Grandparenting Time Award Set Aside By Court Of Appeals

Appellate court incorporates Troxel v Granville definition of “fit”

into Michigan’s Child Custody Act

A trial court’s finding that divorced parents were not “fit” was incorrect and, as a result, the Michigan Court of Appeals reversed a grandparenting time award based on that erroneous finding.

Notably, the Court of Appeals published decision in Geering v King (issued June 13, 2017) incorporates the definition of “fit” established by the U.S. Supreme Court in Troxel v Granville into Michigan’s Child Custody Act. The Troxel definition of a “fit” parent is: “a parent who adequately cares for his or her children.”

Trial Court Grants Grandparenting Time

In Geering, the parents were divorced and had four children. Despite various disputes during the divorce proceedings, the parents eventually stipulated to a custody and parenting time order. The paternal grandfather later filed a motion for grandparenting time. The parents jointly opposed the grandparenting time motion with an affidavit, asserting they were fit parents under the Child Custody Act, MCL 722.27b, and that grandparenting time was not in the best interests of the children.

MCL 722.27b(5) says:

“If 2 fit parents sign an affidavit stating that they both oppose an order for grandparenting time, the court shall dismiss a complaint or motion seeking an order for grandparenting time.”

The trial court ruled the parents were not fit and granted the grandparenting time motion. The trial court held the parents were not fit because, due to their “inconsistency [in] discipline, the inconsistency in communication, the inconsistency in co-parenting, [and] not fostering the relationship with the other parent,” they had “created a substantial risk of harm to all four of [their] children’s mental, physical, emotional health.”

Court Of Appeals: No Grandparenting Time

The Court of Appeals reversed the trial court’s decision, using the Troxel definition of “fit” to hold the trial court’s finding that the parents were not “fit” was against the great weight of the evidence.

In its analysis, the Court of Appeals noted the terms “fit” and “unfit” are not defined in MCL 722.27b and that no Michigan court has yet defined the terms in this context. However, the appellate court pointed out that Troxel defined “fit” and that Troxel led to the Michigan Supreme Court’s decision in DeRose v DeRose, where the Court found that Michigan’s grandparenting visitation statute was unconstitutional. The Court of Appeals explained that both Troxel and DeRose led to MCL 722.27b being amended to its present form. As a result, the appellate court specifically incorporated the Troxel definition of “fit” into the Child Custody Act.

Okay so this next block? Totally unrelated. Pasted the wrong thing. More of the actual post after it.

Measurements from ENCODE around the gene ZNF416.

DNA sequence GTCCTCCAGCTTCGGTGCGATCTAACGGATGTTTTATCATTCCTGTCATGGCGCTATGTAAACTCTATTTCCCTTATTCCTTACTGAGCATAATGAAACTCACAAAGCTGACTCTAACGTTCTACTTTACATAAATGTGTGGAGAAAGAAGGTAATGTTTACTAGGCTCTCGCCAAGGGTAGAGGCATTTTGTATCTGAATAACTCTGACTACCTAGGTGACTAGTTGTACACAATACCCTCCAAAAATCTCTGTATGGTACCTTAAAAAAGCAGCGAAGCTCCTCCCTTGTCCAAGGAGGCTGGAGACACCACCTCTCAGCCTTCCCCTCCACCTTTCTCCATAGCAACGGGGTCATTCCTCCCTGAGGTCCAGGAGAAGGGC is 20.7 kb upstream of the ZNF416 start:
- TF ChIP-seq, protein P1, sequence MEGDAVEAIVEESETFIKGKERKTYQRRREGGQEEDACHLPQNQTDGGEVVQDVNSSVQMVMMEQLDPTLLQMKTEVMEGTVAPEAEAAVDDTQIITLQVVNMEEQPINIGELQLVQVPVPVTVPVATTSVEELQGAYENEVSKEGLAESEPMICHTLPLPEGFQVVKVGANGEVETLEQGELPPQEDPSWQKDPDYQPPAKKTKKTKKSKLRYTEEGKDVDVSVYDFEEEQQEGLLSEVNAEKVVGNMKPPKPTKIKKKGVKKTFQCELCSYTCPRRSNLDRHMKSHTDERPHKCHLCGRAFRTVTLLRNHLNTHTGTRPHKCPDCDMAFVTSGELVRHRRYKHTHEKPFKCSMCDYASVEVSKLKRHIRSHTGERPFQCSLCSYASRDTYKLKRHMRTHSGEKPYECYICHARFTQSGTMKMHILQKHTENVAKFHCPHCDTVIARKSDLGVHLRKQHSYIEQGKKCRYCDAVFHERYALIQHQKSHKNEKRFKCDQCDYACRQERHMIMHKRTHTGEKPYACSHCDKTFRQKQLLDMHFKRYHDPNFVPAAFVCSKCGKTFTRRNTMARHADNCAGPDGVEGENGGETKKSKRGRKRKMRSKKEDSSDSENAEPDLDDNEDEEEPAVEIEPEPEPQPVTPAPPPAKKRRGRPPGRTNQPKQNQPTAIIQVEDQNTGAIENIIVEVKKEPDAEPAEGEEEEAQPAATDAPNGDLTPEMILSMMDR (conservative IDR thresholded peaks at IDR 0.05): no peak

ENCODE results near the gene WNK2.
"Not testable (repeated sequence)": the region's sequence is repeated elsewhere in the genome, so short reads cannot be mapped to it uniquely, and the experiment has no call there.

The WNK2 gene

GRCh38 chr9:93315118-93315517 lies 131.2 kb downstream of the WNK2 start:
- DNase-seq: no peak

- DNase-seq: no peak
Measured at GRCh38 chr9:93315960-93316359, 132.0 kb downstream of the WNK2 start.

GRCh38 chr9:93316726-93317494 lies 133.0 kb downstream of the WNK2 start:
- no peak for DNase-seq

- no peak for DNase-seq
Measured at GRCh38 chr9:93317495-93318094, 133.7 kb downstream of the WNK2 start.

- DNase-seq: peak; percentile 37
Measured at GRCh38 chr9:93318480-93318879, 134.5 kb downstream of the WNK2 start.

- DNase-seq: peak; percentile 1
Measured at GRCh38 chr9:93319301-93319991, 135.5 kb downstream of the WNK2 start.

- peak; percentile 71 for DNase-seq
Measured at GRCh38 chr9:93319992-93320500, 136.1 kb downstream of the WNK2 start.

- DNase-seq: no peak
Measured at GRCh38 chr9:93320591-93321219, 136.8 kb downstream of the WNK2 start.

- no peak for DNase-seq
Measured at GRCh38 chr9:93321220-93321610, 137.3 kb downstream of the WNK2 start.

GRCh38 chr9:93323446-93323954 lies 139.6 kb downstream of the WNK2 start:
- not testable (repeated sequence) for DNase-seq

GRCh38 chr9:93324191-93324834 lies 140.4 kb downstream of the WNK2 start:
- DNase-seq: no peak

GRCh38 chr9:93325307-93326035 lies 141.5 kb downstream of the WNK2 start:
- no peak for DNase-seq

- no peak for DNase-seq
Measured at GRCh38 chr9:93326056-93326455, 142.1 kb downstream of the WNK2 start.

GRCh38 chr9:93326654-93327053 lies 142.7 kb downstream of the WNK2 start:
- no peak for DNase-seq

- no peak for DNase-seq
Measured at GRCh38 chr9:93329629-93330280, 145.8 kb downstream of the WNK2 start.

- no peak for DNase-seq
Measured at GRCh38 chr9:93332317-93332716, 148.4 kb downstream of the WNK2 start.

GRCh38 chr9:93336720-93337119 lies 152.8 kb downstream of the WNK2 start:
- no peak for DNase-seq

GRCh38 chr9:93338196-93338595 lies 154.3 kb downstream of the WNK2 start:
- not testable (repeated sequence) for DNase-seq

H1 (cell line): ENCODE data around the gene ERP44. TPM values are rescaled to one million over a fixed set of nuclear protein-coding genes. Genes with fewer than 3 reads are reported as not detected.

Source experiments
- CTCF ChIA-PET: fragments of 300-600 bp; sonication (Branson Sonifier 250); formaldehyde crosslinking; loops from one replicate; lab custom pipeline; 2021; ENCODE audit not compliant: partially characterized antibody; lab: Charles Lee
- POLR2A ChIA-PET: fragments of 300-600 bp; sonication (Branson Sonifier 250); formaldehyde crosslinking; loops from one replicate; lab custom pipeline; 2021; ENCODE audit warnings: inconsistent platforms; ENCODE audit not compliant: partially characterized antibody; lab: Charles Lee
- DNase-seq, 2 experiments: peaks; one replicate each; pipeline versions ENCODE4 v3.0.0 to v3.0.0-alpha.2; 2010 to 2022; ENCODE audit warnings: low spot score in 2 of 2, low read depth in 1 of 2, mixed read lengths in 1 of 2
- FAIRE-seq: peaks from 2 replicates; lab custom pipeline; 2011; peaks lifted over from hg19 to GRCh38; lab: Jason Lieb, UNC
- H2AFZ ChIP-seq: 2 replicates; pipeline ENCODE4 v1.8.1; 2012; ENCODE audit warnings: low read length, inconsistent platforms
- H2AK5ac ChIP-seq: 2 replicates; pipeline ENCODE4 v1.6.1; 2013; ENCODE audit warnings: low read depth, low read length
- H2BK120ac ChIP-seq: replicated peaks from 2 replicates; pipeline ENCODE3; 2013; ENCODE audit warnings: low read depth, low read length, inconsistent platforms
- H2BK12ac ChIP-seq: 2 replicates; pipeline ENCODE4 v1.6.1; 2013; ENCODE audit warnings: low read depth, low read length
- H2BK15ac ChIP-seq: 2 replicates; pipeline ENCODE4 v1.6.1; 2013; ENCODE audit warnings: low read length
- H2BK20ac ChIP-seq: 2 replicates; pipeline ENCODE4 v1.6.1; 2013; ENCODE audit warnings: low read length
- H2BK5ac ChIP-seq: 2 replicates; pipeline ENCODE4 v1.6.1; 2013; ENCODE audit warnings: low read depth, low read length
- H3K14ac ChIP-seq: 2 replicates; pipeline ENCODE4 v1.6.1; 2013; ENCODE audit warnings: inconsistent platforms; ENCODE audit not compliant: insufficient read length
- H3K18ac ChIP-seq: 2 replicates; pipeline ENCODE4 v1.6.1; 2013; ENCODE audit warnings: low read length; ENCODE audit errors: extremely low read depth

The Court of Appeals then applied the Troxel definition of “fit” to the parents in Geering. The appellate court noted that although the parents had difficulty communicating with each other, were inconsistent in handing out discipline and were inconsistent in co-parenting, those issues had been resolved by the time they stipulated to a parenting time and custody order. Therefore, the Court of Appeals said there was no evidence that the parents were not adequately caring for their children — in other words, they were “fit” parents.

In conclusion, the Court of Appeals noted it did not necessarily agree with the parents’ decision to largely exclude the grandfather from the children’s lives. However, the appellate court said it could not deprive the parents of their constitutionally protected right to raise their children as they deemed appropriate. According to the Court of Appeals, the parents were “fit” and, as such, it was their decision — and not the court’s — as to how much time the grandfather spent with the children.

If you have questions about visitation and custody, or other domestic relations matters, contact the Sinas Dramis Law Firm today. Our experienced Michigan family law attorneys can address your concerns and provide the quality legal assistance that you need.

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